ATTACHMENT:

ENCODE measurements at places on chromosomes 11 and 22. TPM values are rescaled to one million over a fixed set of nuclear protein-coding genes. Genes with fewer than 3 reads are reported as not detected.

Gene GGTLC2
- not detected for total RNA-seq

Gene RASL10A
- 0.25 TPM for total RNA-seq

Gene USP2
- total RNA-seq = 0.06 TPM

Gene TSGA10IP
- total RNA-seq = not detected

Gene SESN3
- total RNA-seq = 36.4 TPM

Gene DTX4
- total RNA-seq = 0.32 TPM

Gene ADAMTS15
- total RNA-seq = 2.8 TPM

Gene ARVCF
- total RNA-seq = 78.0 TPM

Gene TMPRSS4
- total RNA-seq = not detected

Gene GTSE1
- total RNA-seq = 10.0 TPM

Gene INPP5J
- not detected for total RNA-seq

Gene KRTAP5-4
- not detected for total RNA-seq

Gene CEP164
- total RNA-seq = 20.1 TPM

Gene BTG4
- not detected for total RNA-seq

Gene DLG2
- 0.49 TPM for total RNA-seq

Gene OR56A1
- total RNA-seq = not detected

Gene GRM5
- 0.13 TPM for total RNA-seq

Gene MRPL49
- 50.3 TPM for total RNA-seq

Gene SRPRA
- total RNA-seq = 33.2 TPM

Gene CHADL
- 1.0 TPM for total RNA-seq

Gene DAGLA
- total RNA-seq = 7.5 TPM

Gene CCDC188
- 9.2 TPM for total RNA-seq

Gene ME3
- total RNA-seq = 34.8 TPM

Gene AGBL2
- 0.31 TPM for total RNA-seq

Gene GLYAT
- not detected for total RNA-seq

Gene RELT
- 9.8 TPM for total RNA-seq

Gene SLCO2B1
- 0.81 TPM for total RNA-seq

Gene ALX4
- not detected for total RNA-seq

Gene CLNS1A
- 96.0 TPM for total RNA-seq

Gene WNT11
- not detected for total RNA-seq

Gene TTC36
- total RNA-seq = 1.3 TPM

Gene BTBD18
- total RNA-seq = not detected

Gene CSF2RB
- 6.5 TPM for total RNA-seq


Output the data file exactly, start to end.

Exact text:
ENCODE measurements at places on chromosomes 11 and 22. TPM values are rescaled to one million over a fixed set of nuclear protein-coding genes. Genes with fewer than 3 reads are reported as not detected.

Gene GGTLC2
- not detected for total RNA-seq

Gene RASL10A
- 0.25 TPM for total RNA-seq

Gene USP2
- total RNA-seq = 0.06 TPM

Gene TSGA10IP
- total RNA-seq = not detected

Gene SESN3
- total RNA-seq = 36.4 TPM

Gene DTX4
- total RNA-seq = 0.32 TPM

Gene ADAMTS15
- total RNA-seq = 2.8 TPM

Gene ARVCF
- total RNA-seq = 78.0 TPM

Gene TMPRSS4
- total RNA-seq = not detected

Gene GTSE1
- total RNA-seq = 10.0 TPM

Gene INPP5J
- not detected for total RNA-seq

Gene KRTAP5-4
- not detected for total RNA-seq

Gene CEP164
- total RNA-seq = 20.1 TPM

Gene BTG4
- not detected for total RNA-seq

Gene DLG2
- 0.49 TPM for total RNA-seq

Gene OR56A1
- total RNA-seq = not detected

Gene GRM5
- 0.13 TPM for total RNA-seq

Gene MRPL49
- 50.3 TPM for total RNA-seq

Gene SRPRA
- total RNA-seq = 33.2 TPM

Gene CHADL
- 1.0 TPM for total RNA-seq

Gene DAGLA
- total RNA-seq = 7.5 TPM

Gene CCDC188
- 9.2 TPM for total RNA-seq

Gene ME3
- total RNA-seq = 34.8 TPM

Gene AGBL2
- 0.31 TPM for total RNA-seq

Gene GLYAT
- not detected for total RNA-seq

Gene RELT
- 9.8 TPM for total RNA-seq

Gene SLCO2B1
- 0.81 TPM for total RNA-seq

Gene ALX4
- not detected for total RNA-seq

Gene CLNS1A
- 96.0 TPM for total RNA-seq

Gene WNT11
- not detected for total RNA-seq

Gene TTC36
- total RNA-seq = 1.3 TPM

Gene BTBD18
- total RNA-seq = not detected

Gene CSF2RB
- 6.5 TPM for total RNA-seq